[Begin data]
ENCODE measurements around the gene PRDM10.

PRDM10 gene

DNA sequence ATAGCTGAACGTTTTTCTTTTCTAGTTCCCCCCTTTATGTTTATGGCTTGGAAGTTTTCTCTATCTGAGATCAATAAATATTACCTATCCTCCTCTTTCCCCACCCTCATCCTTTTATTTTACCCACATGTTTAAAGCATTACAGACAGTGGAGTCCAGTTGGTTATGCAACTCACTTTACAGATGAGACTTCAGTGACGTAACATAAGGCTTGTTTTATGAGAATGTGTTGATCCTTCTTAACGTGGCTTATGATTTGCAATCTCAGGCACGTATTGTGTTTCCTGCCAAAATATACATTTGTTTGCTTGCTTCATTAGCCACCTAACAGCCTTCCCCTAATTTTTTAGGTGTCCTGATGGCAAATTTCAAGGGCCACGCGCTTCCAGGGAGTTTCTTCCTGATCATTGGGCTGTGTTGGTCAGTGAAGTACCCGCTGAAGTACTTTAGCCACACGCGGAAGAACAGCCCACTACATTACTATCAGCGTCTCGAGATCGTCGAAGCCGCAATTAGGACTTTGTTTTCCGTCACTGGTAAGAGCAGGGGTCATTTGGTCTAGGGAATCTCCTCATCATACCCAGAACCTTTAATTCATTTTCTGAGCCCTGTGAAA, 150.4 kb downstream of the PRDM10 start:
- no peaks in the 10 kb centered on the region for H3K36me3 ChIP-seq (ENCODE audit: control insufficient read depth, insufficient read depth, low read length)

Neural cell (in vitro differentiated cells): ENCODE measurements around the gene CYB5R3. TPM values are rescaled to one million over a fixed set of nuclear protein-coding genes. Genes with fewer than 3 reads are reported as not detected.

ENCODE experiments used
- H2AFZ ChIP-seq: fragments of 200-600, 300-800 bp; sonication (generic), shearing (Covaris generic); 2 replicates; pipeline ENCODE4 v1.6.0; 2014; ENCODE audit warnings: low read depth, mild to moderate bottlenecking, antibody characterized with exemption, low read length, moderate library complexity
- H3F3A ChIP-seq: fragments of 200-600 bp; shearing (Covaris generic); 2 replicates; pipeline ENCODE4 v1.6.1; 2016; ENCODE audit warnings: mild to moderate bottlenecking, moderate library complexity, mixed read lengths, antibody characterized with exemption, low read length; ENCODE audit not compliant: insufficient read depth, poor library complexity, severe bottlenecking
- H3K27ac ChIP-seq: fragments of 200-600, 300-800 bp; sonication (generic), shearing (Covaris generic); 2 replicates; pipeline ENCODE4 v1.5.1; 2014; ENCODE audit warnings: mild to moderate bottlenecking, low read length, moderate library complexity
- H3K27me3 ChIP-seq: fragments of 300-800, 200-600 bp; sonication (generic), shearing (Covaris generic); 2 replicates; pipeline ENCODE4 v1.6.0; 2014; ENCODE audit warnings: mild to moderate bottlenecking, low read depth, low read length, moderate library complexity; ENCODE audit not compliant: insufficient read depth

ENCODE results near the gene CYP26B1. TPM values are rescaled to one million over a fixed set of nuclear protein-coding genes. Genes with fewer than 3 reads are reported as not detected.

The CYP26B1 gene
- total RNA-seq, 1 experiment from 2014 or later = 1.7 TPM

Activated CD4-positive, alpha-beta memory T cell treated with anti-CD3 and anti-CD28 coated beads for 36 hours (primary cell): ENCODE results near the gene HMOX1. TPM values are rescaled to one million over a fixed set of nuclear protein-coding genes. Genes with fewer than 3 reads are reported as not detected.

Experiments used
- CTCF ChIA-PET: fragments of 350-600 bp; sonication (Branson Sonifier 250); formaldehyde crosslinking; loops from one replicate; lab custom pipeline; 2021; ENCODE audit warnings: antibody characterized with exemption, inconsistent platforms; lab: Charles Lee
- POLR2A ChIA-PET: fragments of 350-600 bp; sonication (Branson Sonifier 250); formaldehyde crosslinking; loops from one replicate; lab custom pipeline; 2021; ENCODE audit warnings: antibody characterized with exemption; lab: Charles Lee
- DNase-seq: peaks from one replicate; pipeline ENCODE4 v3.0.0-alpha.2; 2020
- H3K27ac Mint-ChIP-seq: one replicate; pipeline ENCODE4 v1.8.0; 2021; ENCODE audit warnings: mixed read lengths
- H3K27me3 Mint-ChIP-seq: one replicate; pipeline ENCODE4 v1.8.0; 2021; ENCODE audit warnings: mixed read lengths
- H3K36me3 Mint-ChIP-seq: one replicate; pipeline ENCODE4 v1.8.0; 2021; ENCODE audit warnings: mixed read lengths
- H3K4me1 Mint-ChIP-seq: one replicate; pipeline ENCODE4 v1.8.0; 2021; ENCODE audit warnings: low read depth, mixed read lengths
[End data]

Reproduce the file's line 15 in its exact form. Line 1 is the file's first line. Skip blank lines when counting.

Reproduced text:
Experiments used